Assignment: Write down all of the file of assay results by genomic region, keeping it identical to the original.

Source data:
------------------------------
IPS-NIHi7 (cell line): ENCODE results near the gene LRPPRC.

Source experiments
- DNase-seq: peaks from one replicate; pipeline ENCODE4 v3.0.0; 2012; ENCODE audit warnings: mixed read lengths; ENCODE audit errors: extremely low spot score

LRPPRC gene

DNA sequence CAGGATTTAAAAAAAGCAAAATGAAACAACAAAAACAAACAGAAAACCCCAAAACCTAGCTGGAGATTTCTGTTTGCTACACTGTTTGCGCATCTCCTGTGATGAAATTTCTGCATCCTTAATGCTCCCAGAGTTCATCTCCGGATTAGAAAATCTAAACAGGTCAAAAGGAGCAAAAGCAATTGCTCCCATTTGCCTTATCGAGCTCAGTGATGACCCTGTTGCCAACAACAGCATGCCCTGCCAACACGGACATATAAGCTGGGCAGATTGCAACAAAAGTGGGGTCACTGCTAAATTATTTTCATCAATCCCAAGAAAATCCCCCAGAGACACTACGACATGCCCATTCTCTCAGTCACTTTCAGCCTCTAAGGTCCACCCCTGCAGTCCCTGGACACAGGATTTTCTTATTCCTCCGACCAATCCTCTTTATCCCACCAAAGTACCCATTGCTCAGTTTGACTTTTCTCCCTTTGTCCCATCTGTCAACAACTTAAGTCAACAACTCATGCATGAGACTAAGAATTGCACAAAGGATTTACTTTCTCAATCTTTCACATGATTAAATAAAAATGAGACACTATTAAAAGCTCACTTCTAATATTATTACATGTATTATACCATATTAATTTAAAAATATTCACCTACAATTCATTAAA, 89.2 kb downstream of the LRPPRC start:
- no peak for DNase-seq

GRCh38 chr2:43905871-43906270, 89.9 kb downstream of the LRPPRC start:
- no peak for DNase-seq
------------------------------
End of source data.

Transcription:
IPS-NIHi7 (cell line): ENCODE results near the gene LRPPRC.

Source experiments
- DNase-seq: peaks from one replicate; pipeline ENCODE4 v3.0.0; 2012; ENCODE audit warnings: mixed read lengths; ENCODE audit errors: extremely low spot score

LRPPRC gene

DNA sequence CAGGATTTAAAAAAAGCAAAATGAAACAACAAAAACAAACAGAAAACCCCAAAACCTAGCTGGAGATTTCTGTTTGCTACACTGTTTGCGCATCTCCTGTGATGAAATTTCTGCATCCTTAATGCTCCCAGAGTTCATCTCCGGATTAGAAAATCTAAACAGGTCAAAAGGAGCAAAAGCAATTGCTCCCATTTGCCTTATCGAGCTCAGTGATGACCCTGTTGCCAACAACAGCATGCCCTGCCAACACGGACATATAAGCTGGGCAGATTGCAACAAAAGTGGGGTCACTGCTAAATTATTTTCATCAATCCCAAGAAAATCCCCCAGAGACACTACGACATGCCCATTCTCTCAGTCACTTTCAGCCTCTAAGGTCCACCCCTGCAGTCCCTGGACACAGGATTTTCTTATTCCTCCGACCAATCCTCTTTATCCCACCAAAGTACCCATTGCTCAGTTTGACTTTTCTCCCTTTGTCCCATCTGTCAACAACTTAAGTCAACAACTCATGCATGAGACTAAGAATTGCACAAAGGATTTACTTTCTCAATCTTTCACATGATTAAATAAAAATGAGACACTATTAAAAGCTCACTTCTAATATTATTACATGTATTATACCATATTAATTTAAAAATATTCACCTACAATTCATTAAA, 89.2 kb downstream of the LRPPRC start:
- no peak for DNase-seq

GRCh38 chr2:43905871-43906270, 89.9 kb downstream of the LRPPRC start:
- no peak for DNase-seq